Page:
Awhile back, when I was in my mid-twenties, I became so frustrated with single life that I found myself in the lobby of a dating service, ready for them to help me find a spouse.
This was the mid-00s, well before online dating had become one of the more accepted ways of meeting people. Match.com and Eharmony were around, but meeting a stranger online seemed sketchy and dangerous. Apparently, I would rather have had a corporation control my romantic destiny.
I sat in a small conference room, lonely and unconfident, across from an attractive salesperson who knew exactly how to manipulate me. She looked into my eyes and confided that she knew exactly how difficult it was to make a connection in this busy world. She leaned over and lightly touched my leg as I told her my story of woe. She smiled softly as she convinced me to agree to pay $2,160 (in 36 easy installments) just for access to a database where I could meet other desperate strangers.
For that price, I got a photo and a video interview. I did not get any dates. Great Expectations was not all I’d hoped for.
It’s safe to say I regret that decision. Despite the funny and self-deprecating stories it allows me to tell, if I could do it all over again, I would keep my two grand and just wait to meet my wife (which happened not through a dating service but via an old-fashioned set up).
But to admit regret seems passe in today’s culture. The more popular thing to do, when asked if we have any regrets about life, is to confidently say no, that every action we’ve taken has turned us into the person we are today.
It seems like a solid answer, one that respects the sovereignty of God and doesn’t dwell on the negative. There is serenity in looking at the past and realizing that our decisions and actions have not destroyed us but have been instrumental in making us the human beings we are at the moment.
But often, the subject of regret crosses my mind, and I wonder whether life can really be lived with no regrets and, more importantly, whether a good life can be lived without any. I’ve come to the conclusion that regret is a good, necessary thing for us to have, particularly as we go through the process of sanctification and become more like Christ.
The gift of regret
The truth is that there are things in my life that I regret saying or doing. I regret that lost $2,160 and a single life I spent mired in misery instead of making the most of my solitude. I regret sending an email to my district manager at the Bible bookstore I worked at that I intended to be a clarion call for strong theology and Godly business practices but was, more realistically, just a showing of my hubris and self-righteousness. I regret having good friendships that I squandered by becoming judgmental and pious instead of loving and forgiving. I regret angry words to friends and family, idiotic purchases, and times when I chased after my own selfish desires instead of submitting to the joy and will of God.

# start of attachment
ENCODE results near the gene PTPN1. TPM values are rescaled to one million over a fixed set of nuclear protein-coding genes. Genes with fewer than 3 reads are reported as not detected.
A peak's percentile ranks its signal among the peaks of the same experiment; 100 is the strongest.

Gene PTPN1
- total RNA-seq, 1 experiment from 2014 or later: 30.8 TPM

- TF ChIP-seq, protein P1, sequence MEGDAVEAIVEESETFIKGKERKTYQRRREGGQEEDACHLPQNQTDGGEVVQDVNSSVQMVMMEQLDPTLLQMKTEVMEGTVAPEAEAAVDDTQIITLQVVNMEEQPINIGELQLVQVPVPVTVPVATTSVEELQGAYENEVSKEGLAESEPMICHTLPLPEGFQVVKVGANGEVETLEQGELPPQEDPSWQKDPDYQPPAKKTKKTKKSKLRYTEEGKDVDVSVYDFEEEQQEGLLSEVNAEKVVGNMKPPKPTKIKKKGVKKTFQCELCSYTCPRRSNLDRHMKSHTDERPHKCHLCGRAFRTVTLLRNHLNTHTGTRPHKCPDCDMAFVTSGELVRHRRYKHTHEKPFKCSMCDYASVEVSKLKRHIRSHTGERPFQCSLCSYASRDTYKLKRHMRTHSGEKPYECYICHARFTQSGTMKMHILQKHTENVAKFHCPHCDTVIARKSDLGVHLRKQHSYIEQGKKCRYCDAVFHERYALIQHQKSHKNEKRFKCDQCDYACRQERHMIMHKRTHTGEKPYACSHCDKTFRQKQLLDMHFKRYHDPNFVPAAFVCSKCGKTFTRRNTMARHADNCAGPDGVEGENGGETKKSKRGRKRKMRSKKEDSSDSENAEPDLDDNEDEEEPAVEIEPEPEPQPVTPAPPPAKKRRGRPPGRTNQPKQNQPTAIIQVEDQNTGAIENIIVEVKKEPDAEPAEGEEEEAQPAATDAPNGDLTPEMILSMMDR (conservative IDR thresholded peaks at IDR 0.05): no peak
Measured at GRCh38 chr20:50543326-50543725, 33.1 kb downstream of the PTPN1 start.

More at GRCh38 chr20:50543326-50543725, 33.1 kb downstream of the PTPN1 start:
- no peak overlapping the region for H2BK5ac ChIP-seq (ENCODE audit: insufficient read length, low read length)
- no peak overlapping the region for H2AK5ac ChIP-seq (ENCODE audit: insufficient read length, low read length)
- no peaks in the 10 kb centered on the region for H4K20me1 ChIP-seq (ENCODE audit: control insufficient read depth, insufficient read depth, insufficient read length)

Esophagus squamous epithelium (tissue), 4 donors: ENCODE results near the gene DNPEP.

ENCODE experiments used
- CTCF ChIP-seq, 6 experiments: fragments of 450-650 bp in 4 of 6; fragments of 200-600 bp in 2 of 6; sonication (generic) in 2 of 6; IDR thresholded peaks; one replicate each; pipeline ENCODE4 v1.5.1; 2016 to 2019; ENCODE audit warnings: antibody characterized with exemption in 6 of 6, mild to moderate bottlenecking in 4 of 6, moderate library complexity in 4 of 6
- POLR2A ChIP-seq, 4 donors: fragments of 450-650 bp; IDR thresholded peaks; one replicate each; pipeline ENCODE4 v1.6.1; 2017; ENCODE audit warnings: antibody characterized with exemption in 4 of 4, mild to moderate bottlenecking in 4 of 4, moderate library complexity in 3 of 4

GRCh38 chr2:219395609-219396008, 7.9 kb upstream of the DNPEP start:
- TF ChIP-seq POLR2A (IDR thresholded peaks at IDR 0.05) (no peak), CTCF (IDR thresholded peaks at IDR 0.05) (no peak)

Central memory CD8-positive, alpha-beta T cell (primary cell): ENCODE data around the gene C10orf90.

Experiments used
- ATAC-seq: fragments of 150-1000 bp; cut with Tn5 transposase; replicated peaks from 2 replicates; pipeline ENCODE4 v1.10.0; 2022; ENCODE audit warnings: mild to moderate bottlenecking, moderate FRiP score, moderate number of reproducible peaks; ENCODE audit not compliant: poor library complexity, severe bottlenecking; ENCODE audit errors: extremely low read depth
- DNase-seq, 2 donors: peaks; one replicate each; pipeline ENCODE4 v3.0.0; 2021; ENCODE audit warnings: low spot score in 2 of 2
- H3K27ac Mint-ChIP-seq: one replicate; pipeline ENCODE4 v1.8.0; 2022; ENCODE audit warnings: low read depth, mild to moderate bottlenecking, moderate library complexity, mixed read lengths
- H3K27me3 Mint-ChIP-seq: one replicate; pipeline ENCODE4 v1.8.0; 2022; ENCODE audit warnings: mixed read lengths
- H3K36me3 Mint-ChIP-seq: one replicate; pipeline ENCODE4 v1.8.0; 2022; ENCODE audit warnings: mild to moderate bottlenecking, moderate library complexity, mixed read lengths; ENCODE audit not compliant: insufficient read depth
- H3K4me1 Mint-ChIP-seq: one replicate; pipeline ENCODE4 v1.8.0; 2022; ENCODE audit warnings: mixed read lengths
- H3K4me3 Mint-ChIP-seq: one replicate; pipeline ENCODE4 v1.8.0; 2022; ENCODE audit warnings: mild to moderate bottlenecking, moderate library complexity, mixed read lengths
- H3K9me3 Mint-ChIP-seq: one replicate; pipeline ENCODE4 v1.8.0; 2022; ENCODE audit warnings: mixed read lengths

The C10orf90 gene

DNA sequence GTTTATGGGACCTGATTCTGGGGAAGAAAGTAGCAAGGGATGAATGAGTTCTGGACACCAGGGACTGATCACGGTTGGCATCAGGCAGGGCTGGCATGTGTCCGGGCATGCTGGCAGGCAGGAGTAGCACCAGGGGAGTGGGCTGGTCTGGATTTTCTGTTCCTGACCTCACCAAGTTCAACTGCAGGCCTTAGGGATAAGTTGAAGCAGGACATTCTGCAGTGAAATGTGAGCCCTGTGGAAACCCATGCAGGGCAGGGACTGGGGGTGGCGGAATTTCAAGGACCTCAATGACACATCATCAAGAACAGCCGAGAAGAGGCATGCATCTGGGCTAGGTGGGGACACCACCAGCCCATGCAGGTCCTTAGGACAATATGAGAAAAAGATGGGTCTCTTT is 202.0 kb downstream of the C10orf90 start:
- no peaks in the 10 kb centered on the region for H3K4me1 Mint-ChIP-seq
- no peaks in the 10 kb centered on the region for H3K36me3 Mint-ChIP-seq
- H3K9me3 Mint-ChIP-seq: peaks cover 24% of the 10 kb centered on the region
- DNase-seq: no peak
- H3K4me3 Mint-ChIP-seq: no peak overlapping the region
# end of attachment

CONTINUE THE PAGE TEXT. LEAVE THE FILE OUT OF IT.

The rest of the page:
Have those things been instrumental in making me the person I am today? Certainly. But regret has been an instrumental tool in affecting that change.
Regret is a reminder that I am a fallen, sinful man in constant need of cleansing and forgiveness. It is the kick in the ribs that forces my eyes to the cross to reveal my need for a savior. Were we to live life without regrets, we would likely not take time to remember the blood shed to atone for our mistakes and the life lived to give us the strength to continue on in obedience and improvement. Regret is a powerful and much-needed way of reminding us of our need for a savior and its stinging rebuke is washed away in the blood of Calvary.
I think we all, whether we admit it or not, have our regrets. Like I said, it’s important to if we ever want to improve and grow as human beings. I suspect what people actually mean when they say they have no regrets is that they try not to live a regret-filled life. They regret decisions but don’t dwell on them. They look at the mistakes, feel a twinge of shame and foolishness, and then move forward with the resolve not to make the same mistake again. That’s not a life without regrets — that’s a life with healthy regret.
Of course, at the end of life, the Gospel teaches that only followers of Christ can live truly regret-free lives. As John Piper is fond of saying (and I have long-since forgotten who originally coined the phrase), “Just one life, will soon be passed; only what’s done for Christ will last.” How horrible it will be for those who have not trusted Christ to look back at the end of their lives and realize they’ve wasted it, that the one true source of life and joy was refused. And yet, for the follower of Christ, there will be the reminder that no matter our sins and failures, the cross was our uniting point, our goal and our life. The problems we encountered, the sins we committed, they are washed away in the blood of Christ as we realize that a life lived in light of the cross, by the power of Christ and for the glory of God is a life that we will never regret.
And in that, Christians can rejoice in healthy regret, knowing that it is the prodding of the Spirit to become more and more like Christ. We often give our mistakes too much credit — It is not the mistakes that have made us the people we are today, nor is it our initiative to move forward with an attitude not to make those mistakes. We never should thank our sins or our own feeble motives, and we should always look back on them saying “I can’t believe I did that; what a foolish mistake.”
But after that twinge of regret should come an exhalation of praise. Yes, we have sinned. And yes, we are right to regret that sin. But that’s not the end of our story. Because we have a sovereign and wonderful God who takes even our sins and faults and turns them into something glorious and beautiful so that even a life full of regrets should never be a regretful life.